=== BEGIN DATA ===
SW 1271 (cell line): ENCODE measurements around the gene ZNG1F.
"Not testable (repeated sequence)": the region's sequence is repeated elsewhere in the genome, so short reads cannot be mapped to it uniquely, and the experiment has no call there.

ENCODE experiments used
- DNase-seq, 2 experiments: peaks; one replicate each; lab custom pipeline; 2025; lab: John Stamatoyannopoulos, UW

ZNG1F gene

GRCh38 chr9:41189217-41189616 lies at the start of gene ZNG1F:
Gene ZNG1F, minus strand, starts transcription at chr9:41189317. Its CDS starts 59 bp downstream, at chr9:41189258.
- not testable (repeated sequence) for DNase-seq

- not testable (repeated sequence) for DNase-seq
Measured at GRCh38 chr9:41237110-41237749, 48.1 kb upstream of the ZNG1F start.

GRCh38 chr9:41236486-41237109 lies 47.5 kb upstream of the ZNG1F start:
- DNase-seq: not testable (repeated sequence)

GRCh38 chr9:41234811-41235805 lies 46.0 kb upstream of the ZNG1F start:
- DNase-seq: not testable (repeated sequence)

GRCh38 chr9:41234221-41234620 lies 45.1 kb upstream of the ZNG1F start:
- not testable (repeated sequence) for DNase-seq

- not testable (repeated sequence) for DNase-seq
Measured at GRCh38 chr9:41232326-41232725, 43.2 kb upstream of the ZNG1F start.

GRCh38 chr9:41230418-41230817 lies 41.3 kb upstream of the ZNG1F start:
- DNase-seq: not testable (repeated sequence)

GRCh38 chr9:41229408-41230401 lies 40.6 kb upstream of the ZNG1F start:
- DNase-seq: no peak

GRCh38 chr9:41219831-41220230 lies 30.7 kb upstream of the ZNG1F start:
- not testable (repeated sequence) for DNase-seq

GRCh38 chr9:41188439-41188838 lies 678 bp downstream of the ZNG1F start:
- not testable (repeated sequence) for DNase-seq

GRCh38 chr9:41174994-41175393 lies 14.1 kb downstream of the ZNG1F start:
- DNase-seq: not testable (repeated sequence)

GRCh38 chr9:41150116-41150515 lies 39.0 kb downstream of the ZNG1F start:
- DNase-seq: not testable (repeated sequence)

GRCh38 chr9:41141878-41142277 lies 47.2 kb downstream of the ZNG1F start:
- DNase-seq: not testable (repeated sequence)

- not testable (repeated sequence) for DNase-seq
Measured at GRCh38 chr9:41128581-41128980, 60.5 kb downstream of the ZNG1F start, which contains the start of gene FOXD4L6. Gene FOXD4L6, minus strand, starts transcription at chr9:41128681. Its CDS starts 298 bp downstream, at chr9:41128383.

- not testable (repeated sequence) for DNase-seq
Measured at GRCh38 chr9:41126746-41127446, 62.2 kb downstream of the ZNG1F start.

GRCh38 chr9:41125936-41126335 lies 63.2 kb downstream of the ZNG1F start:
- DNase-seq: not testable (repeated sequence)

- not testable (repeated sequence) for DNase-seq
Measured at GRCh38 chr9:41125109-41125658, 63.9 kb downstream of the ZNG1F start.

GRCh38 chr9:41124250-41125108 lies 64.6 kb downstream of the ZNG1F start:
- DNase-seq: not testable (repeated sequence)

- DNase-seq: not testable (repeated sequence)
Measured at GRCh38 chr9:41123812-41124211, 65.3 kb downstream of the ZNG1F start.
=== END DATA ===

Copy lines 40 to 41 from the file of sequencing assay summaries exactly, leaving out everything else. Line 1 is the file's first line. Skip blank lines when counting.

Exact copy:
Measured at GRCh38 chr9:41125109-41125658, 63.9 kb downstream of the ZNG1F start.

GRCh38 chr9:41124250-41125108 lies 64.6 kb downstream of the ZNG1F start: